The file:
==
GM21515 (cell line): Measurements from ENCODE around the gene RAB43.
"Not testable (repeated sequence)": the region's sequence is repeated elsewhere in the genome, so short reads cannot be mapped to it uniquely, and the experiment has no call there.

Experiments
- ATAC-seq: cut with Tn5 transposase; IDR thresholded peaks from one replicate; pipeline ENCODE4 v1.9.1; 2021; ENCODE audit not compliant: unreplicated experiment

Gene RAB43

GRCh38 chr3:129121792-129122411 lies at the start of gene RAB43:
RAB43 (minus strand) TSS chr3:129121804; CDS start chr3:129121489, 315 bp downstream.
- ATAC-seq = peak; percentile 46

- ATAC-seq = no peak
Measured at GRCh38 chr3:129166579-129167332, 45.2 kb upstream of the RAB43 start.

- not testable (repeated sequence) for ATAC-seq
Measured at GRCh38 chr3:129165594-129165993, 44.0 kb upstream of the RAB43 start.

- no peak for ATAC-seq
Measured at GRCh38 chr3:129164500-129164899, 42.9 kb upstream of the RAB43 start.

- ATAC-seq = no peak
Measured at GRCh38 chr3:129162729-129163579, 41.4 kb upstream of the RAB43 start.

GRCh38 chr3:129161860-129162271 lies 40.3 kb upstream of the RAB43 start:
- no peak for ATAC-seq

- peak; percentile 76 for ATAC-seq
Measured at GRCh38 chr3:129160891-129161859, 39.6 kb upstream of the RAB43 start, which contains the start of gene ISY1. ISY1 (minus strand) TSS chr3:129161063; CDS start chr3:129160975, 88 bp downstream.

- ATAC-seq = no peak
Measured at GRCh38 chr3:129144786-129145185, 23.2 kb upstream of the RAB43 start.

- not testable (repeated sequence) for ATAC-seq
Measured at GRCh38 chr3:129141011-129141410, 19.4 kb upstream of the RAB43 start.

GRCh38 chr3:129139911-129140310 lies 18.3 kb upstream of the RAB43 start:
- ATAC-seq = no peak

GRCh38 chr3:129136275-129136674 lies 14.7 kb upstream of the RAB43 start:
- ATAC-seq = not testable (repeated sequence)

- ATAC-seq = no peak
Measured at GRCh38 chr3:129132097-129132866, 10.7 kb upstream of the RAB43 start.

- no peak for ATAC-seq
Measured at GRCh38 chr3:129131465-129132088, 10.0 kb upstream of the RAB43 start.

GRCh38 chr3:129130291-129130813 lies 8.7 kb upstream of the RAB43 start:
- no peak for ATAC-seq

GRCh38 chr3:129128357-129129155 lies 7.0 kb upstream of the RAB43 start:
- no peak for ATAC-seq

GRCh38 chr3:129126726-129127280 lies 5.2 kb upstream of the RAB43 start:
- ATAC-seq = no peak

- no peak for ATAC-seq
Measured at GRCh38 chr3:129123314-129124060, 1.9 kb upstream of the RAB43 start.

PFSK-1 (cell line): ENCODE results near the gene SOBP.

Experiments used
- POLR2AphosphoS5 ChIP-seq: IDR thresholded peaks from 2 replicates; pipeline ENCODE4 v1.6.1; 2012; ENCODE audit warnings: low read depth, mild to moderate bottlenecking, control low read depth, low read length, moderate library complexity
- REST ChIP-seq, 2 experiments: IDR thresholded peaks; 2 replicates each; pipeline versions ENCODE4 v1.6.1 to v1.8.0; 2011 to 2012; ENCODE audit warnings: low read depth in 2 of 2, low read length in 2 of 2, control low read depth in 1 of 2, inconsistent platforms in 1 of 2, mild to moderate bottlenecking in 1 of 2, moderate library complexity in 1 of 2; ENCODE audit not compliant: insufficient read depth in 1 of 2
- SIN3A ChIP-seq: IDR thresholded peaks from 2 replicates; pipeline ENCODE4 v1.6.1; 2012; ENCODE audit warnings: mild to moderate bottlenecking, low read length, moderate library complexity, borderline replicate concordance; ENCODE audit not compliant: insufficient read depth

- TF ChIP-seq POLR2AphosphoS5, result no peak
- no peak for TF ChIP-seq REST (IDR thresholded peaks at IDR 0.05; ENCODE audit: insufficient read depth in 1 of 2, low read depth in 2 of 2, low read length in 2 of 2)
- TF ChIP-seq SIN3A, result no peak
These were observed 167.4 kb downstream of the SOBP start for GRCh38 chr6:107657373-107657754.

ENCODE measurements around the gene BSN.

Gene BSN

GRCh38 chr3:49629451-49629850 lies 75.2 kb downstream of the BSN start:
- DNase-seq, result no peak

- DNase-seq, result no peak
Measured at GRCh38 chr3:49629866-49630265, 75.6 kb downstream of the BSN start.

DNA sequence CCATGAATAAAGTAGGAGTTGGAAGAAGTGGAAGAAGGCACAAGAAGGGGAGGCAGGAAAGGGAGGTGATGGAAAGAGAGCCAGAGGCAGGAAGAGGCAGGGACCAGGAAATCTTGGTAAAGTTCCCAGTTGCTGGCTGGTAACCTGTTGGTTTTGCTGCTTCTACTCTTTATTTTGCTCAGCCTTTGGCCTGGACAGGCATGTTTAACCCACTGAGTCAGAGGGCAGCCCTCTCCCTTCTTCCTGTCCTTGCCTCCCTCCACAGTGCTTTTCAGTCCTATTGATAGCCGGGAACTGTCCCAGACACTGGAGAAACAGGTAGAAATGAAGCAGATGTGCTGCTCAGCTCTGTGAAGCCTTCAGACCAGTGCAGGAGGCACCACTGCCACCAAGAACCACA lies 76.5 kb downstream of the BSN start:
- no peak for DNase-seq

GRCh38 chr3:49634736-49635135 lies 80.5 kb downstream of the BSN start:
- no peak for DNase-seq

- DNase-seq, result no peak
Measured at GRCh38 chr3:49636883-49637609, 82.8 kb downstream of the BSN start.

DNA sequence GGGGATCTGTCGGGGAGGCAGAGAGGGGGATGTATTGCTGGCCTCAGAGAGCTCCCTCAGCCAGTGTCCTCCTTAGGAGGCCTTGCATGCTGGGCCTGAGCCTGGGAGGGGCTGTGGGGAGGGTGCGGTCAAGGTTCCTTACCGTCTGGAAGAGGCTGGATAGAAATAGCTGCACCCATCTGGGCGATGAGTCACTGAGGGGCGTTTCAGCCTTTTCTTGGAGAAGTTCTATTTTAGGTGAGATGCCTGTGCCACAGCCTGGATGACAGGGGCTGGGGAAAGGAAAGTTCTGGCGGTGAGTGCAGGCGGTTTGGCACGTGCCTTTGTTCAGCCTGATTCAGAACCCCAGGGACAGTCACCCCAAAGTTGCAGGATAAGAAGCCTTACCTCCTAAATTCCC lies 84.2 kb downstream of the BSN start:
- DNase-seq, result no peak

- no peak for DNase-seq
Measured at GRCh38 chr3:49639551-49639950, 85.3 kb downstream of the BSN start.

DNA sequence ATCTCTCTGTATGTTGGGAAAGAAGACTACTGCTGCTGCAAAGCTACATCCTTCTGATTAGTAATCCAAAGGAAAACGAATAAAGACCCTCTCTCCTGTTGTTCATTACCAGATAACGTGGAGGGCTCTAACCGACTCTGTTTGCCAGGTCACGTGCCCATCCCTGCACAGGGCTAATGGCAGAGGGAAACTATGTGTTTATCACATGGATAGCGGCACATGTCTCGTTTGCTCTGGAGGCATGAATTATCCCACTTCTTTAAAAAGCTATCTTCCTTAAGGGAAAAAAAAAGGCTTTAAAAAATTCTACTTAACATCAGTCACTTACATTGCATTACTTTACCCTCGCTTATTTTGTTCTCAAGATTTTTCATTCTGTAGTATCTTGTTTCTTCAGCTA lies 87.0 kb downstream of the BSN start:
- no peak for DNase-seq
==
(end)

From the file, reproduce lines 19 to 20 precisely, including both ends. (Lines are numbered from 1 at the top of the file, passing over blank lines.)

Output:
- peak; percentile 76 for ATAC-seq
Measured at GRCh38 chr3:129160891-129161859, 39.6 kb upstream of the RAB43 start, which contains the start of gene ISY1. ISY1 (minus strand) TSS chr3:129161063; CDS start chr3:129160975, 88 bp downstream.